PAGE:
Rich Cline called the film an "enjoyable low-budget British relationship comedy [which] has a serious sting in its tale at the end that almost undoes it altogether."[9] Cline enjoyed the film's "style and substance", "visuals" and acting, but found the plot to be similar to Two Can Play That Game. He appreciated the use of London locations, intercut with "witty fantasy sequences" for character point of view, but found the film to take "seriously disturbing turns" in which misogyny, "rape, murder, and homosexuality" are introduced at the climax of the film, and "seriously weaken the clever and funny film that went before."[9]

Angela Swift wrote that even though she hoped it would succeed, and was prepared to grant considerable latitude for any faults, the film "unfortunately, does not measure up to our hopes or expectations."[10] Some of the "admirable work" includes the nearly all-black cast, portraying "unabashed ethnicity" and the film's "almost clever" idea with "a few good twists". Swift found the backgammon-human-relationship simile to be overused, though visually interesting: "overkill drowns out any notion of ingenuity", and the film's repeated use of a pun on "Taming of the shrew" to be "without subtlety or insight." Overall, the film is "relatively unfunny and unsophisticated".[10]

The Time Out reviewer wondered "Are Steve and Jane to blame for what ensues? Or [...] Shakespeare [...]?", and found that, although model/actor Johnson "manages to cut an intriguing figure, the film leaves the viewer perplexed. Is Herbert just playing with his audience? If so, it's a dangerous game."[11]

According to The Guerrilla Film Maker's Handbook, the film grossed £1056, for 209 tickets sold.[12]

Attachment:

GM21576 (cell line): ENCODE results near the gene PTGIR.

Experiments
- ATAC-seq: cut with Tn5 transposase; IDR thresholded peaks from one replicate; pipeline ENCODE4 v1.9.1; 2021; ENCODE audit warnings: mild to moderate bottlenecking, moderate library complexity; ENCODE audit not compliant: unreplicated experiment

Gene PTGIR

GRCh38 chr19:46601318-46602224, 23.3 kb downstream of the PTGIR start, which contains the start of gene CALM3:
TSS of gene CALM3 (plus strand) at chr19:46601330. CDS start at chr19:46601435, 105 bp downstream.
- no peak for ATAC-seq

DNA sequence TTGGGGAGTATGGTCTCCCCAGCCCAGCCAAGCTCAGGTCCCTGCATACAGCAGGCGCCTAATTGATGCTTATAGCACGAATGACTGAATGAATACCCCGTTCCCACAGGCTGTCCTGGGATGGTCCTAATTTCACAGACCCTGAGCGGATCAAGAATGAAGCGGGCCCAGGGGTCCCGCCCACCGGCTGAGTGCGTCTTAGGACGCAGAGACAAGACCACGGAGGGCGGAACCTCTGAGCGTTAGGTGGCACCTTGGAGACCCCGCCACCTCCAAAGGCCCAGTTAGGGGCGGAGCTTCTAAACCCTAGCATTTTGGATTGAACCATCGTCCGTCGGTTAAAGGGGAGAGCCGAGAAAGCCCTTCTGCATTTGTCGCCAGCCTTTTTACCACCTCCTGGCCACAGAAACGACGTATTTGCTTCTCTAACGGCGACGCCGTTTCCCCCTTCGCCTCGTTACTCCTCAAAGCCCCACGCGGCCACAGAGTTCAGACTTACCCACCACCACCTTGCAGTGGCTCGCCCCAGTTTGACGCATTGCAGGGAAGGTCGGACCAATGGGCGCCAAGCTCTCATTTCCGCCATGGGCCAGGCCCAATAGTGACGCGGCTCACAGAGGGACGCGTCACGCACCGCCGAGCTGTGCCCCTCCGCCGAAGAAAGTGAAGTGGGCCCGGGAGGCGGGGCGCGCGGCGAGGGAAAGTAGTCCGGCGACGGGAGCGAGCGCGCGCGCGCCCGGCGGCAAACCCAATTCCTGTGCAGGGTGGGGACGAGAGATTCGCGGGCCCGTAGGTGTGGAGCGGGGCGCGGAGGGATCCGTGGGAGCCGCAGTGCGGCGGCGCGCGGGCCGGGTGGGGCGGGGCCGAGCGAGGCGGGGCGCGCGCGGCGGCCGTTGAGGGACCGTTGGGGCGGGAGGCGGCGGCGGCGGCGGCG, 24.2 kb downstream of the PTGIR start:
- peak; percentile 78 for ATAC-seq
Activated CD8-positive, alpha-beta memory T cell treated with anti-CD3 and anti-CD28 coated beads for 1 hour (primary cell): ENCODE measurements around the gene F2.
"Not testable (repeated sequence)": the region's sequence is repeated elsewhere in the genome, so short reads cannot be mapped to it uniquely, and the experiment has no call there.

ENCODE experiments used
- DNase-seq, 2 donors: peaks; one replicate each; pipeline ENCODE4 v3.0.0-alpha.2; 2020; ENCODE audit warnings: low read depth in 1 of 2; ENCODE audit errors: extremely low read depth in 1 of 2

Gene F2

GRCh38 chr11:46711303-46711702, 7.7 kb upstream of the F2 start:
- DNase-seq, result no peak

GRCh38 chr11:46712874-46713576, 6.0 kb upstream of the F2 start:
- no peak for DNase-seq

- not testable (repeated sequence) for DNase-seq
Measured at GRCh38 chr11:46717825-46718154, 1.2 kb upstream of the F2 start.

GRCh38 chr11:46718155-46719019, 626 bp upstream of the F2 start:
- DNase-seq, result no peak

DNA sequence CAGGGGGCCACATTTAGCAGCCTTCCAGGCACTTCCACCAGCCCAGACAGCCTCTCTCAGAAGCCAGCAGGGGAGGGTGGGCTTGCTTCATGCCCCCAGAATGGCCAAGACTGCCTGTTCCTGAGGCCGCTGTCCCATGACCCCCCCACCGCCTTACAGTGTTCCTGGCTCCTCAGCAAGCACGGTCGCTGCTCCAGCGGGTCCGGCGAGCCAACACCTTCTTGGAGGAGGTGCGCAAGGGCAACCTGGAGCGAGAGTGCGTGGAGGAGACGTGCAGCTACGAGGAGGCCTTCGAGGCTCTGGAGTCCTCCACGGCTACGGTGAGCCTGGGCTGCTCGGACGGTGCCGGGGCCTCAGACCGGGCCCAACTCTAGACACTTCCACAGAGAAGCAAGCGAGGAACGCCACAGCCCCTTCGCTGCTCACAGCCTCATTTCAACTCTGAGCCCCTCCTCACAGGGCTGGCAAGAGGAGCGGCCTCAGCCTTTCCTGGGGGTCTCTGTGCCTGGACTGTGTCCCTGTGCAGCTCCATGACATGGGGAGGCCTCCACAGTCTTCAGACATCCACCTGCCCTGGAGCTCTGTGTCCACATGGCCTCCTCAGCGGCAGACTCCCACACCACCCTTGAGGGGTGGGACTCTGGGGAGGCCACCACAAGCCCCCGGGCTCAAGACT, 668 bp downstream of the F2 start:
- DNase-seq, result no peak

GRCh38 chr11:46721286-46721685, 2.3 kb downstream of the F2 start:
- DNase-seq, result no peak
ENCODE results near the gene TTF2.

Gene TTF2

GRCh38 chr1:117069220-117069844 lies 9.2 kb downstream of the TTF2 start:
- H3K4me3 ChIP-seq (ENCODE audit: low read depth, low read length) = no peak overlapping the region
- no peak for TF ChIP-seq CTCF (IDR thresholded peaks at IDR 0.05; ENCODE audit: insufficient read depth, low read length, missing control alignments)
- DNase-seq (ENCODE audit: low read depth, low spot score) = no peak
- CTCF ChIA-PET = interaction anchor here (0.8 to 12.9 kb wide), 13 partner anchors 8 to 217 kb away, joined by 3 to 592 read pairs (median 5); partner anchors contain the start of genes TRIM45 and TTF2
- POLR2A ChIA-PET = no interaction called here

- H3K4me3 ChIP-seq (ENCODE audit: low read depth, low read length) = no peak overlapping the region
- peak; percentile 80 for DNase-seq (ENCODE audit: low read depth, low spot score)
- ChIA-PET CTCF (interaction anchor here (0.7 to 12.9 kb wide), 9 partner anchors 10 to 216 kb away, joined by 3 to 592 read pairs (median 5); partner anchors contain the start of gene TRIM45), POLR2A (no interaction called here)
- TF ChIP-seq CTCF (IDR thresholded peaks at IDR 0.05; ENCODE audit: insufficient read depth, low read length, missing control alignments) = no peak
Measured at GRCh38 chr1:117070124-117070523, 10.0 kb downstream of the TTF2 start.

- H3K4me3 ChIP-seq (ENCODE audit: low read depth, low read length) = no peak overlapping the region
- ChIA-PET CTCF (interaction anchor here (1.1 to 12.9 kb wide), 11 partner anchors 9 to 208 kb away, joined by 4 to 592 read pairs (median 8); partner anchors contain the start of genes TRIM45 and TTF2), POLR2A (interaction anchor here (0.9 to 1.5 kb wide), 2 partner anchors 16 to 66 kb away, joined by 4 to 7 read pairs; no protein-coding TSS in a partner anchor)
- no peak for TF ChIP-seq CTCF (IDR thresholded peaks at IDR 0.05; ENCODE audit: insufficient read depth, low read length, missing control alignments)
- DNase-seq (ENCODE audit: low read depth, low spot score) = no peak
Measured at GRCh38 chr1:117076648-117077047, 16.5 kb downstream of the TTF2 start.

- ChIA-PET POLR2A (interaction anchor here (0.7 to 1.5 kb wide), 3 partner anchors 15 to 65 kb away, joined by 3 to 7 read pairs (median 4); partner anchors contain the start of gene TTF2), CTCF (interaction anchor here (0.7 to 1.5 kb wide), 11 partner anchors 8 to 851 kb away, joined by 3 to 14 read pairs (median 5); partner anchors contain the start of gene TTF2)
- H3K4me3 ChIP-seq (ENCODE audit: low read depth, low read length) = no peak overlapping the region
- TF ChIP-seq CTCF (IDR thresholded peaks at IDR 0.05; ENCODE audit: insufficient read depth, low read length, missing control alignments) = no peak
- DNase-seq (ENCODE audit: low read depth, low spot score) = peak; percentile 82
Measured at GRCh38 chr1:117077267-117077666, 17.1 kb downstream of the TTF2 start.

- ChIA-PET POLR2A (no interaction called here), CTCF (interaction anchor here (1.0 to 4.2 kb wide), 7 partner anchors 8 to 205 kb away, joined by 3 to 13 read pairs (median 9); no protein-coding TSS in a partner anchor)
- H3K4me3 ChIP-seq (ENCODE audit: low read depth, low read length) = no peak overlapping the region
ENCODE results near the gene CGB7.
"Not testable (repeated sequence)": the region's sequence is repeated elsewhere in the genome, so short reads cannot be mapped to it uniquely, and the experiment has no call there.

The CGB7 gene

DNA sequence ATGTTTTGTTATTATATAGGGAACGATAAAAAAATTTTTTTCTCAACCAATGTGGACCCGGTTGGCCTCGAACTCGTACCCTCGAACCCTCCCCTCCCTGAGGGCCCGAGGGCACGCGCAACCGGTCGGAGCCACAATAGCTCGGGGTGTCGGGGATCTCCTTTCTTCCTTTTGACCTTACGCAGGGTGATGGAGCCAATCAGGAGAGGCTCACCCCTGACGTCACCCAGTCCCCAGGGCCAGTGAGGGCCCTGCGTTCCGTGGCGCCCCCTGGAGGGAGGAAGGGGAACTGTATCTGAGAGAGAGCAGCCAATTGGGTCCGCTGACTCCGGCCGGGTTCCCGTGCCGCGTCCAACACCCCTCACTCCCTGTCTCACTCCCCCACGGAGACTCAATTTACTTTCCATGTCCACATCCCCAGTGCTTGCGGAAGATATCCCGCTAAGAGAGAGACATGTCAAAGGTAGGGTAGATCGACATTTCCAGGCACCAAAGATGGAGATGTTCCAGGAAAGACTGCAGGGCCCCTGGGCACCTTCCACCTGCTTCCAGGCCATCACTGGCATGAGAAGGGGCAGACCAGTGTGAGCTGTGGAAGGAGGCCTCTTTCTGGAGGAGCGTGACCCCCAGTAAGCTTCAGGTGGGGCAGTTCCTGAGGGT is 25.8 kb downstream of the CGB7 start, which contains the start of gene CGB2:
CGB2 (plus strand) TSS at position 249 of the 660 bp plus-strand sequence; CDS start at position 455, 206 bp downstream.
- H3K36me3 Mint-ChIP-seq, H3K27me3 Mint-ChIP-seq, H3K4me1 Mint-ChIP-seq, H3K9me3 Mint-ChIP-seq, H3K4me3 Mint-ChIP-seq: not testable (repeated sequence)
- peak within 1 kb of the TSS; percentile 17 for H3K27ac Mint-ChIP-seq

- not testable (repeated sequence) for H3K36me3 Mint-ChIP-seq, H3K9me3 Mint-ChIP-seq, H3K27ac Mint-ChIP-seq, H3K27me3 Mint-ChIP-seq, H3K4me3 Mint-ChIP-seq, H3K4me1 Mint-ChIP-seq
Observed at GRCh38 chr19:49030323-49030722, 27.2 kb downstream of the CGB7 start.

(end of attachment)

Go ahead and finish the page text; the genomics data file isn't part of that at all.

References[edit]

  1. ^ a b McFarlane, Brian (2005). The Encyclopedia of British film. Methuen Publishing. p. 321. ISBN 978-0-413-77301-2. 
  2. ^ a b "Script". emotional-backgammon.com. Archived from the original on 2001-07-23. 
  3. ^ a b c Emotional Backgammon. IMDb Full Credits.
  4. ^ a b c Simpson, Richard (25 January 2006). "Has Sir Ben a new love to ease the pain?". Daily Mail.
  5. ^ a b c d e Russell, Jamie (22 August 2003). Emotional Backgammon review. BBC.
  6. ^ Newson, Gina (6 October 2000). "Boys on Film". The Guardian (UK). 
  7. ^ a b "Film Background". emotional-backgammon.com. Archived from the original on 2001-07-17. 
  8. ^ "Koutaiba Al-Janabi HSC (Hungarian Society of Cinematographers)". emotional-backgammon.com. Archived from the original on 2002-01-15. 
  9. ^ a b Cline, Rich (21 August 2003). "Emotional Backgammon (review)". Shadows on the Wall.
  10. ^ a b Swift, Angela (10 October 2003). "Emotional Backgammon" (review). TalkingPix (UK). 
  11. ^ ACP (2003). Emotional Backgammon. TimeOut Film Guide. Time Out.
  12. ^ Jones, Chris; Jolliffe, Genevieve (2006). The Guerrilla Film Makers Handbook. Continuum. p. 448. ISBN 978-0-8264-7988-4. 

External links[edit]